One of the ways in which we express our love for God is in the gifts we offer. In this church we do not pass the offering plates but ask you, if you chose to support the work of this church to place your offering in the offering plates at the back of the church or to make arrangement to give through PAR or through online donations. But these are only one of the gifts we offer. We also offer our time, our abilities and our love and commitment to help others. And so as we sing our offertory response, let us offer our gifts to God.
Offertory Response #538
For the gift of creation, the gift of your love and the gift of the Spirit
by which we live, we thank you and give you the fruit of our hands.
May your grace be proclaimed by the gifts that we give.
As you have blessed us in all that you have given us, we ask that you will bless the gifts that we bring that they too may become a blessing. Amen.
We Offer Our Prayers
God is always as near as our next breath. God always listen when we pray, whether those prayers are written down and placed in our prayer jar or whether they as said in the silence of our hearts. So let us bring our silent, personal prayers to God with confidence, knowing that they are always heard … Amen.
Minute for Mission
Prayers of the People
Divine One, we long for your presence. We long to feel you in our world and in our lives. And so, a we come before you in prayer we express the longings we feel, not only for ourselves but for those around us.
We long for an end to hatred, war and violence. We think of those caught in the ongoing war in Ukraine … we think of those dealing with political violence, oppression and terrorism around the world … we think of those facing conflict and violence in their own home, in their own neighborhoods, in their own families …
We long for an end to pain and suffering. We pray for those dealing with illness and disease … we pray for the doctors, nurses and other health care workers who work tirelessly to alleviate pain and restore health … we pray for those suffering from emotional or mental pain and we pray for their health and restoration … we pray for the pain and suffering that goes undiagnosed forcing people to deal with it alone …
We long for an end to injustice and inequality. We think of those starving to death in a world of plenty, a world where so much of the wealth and resources are controlled by so few … we think of those who are discriminated against because of the colour of their skin, their ethnicity, their religion, their sexual identity, their differing abilities, their age, their income or any of the many other categories we us to define and separate people …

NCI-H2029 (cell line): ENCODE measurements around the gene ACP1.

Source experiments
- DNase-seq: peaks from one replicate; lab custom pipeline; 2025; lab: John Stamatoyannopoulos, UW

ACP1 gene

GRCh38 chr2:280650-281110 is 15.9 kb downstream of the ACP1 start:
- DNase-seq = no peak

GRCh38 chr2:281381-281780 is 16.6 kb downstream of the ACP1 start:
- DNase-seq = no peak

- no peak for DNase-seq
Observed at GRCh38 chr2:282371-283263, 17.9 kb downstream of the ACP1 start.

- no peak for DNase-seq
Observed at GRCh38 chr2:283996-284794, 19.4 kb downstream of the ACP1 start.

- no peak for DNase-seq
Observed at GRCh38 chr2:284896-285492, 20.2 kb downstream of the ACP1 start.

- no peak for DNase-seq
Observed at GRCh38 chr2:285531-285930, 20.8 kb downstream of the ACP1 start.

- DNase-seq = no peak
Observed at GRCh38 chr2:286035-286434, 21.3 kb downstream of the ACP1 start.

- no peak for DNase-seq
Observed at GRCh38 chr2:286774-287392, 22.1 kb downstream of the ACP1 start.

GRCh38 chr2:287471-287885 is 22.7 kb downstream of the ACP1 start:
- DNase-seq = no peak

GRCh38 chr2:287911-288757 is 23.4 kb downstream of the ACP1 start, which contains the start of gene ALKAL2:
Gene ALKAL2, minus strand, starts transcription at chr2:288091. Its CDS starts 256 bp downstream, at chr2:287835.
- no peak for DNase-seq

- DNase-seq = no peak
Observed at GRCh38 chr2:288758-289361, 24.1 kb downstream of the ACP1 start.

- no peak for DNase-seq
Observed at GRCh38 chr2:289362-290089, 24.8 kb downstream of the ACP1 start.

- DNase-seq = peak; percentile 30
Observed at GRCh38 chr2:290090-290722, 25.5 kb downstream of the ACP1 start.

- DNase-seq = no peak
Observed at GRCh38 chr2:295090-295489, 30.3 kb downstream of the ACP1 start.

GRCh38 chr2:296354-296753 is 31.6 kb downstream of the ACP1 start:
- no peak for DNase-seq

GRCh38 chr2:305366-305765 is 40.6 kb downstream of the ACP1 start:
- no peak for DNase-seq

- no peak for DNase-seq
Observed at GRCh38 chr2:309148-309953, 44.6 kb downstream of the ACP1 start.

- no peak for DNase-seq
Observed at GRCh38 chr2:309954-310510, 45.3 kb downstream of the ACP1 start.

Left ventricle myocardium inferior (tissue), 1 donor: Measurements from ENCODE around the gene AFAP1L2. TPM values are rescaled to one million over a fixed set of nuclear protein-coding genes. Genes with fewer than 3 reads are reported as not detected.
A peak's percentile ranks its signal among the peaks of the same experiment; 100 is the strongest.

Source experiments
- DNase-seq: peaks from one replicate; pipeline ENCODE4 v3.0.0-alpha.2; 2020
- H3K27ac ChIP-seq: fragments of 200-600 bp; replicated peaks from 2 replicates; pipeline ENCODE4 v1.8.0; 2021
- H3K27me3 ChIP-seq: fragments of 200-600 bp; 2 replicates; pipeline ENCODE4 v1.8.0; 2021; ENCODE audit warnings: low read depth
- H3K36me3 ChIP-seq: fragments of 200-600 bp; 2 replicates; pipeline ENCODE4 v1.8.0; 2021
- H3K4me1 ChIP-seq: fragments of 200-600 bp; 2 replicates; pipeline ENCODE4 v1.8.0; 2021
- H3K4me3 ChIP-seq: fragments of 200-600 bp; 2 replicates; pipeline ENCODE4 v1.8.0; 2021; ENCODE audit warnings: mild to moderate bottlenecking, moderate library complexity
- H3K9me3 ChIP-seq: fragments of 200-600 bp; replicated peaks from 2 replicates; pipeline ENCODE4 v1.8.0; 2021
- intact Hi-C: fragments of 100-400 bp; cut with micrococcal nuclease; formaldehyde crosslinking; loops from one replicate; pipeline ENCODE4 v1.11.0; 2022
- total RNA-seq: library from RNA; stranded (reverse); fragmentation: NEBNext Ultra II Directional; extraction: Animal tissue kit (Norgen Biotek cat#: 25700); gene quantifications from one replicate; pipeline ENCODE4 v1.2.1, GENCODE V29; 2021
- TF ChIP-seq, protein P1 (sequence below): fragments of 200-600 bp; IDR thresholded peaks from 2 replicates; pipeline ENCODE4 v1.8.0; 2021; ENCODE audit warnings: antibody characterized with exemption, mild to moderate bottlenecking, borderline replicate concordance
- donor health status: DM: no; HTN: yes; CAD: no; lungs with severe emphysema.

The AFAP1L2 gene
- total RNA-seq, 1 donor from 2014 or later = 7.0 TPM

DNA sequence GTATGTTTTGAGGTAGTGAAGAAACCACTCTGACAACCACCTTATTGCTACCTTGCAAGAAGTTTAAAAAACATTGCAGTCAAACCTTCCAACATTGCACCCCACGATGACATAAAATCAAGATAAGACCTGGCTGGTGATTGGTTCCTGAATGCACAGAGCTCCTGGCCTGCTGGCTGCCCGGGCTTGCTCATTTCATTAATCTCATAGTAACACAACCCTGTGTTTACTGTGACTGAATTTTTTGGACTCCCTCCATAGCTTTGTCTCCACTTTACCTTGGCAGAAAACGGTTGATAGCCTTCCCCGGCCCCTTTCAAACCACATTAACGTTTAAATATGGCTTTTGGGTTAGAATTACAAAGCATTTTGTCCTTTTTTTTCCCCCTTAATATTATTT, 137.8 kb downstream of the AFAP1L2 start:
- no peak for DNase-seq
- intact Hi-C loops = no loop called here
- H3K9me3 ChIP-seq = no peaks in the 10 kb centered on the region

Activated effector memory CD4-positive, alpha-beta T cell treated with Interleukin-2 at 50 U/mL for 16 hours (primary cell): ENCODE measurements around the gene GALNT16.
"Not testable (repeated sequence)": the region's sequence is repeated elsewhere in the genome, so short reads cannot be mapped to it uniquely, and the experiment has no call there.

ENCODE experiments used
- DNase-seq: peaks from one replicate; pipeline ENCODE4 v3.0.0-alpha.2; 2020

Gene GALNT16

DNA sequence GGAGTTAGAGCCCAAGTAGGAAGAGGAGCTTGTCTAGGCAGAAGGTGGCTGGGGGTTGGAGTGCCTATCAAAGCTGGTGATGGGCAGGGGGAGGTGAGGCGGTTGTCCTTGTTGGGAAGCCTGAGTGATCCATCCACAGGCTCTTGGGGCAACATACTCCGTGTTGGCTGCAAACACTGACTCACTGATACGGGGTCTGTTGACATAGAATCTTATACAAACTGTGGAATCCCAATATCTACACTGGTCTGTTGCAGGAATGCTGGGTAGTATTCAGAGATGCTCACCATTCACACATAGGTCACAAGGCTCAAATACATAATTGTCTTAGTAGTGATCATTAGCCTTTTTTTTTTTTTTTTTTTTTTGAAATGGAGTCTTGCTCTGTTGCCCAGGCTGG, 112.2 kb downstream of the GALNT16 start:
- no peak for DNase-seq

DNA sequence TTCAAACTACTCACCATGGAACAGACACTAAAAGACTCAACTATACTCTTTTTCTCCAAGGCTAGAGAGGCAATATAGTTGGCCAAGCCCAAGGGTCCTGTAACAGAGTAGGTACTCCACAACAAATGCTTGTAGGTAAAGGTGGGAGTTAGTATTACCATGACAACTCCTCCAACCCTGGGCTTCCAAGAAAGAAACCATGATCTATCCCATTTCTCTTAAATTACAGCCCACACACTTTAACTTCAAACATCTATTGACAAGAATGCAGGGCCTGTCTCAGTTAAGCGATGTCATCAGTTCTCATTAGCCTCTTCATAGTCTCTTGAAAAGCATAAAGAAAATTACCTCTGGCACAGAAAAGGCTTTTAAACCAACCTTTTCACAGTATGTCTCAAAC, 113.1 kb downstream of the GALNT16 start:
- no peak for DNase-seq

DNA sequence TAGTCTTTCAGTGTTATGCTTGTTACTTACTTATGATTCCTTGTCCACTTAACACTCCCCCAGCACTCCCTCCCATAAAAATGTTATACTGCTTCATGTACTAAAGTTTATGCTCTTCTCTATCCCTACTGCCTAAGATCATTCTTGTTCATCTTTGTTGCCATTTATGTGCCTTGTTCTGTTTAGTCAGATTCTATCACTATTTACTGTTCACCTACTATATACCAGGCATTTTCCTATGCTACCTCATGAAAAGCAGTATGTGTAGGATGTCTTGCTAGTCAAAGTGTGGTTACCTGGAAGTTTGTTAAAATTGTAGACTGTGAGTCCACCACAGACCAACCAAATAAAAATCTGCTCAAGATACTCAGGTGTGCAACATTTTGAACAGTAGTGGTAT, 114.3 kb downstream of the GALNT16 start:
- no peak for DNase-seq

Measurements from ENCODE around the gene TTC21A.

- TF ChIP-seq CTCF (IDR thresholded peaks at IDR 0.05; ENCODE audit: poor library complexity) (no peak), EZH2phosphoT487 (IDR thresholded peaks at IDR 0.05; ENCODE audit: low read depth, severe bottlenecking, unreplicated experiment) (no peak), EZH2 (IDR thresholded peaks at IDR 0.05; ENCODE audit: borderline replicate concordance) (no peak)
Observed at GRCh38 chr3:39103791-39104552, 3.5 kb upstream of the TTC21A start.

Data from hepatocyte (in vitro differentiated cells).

We long for a world where all of creation is respected and cherished. We pray for those who speak out on behalf of creation despite threats and opposition … we pray for those who struggle to find new and better ways of meeting the requirements of our modern world without damaging creation … we pray for those who commit their lives to caring for and protecting the great diversity of plants, animals and insects that are so essential to your creation …
Lastly, Divine One, we pray for ourselves. Grant us the courage and perseverance to continually seek to strengthen and deepen our connection with you. Help us to recognize and embrace our longing for you and to trust that you will fulfill that longing when we reach out to you. Amen.
Gift of Music Seek Ye First #356
And now, as you go out from here, go knowing that the longing you feel for that Divine Mystery is not in vain. Just as you long for a closer relationship with the Divine, so that Divine Mystery longs for a closer relationship with you. So go out from here knowing that you are not alone. God is with you. Christ’s example leads you and the Spirt guides and accompanies you every step of the way. Go with God.
Go now in peace, never be afraid.
God will go with you each hour of every day.
Go now in faith, steadfast, strong and true.
Know God will guide you in all you do.
Go now in love, and show you believe.
Go now in peace, in faith and in love.
Amen, amen, amen.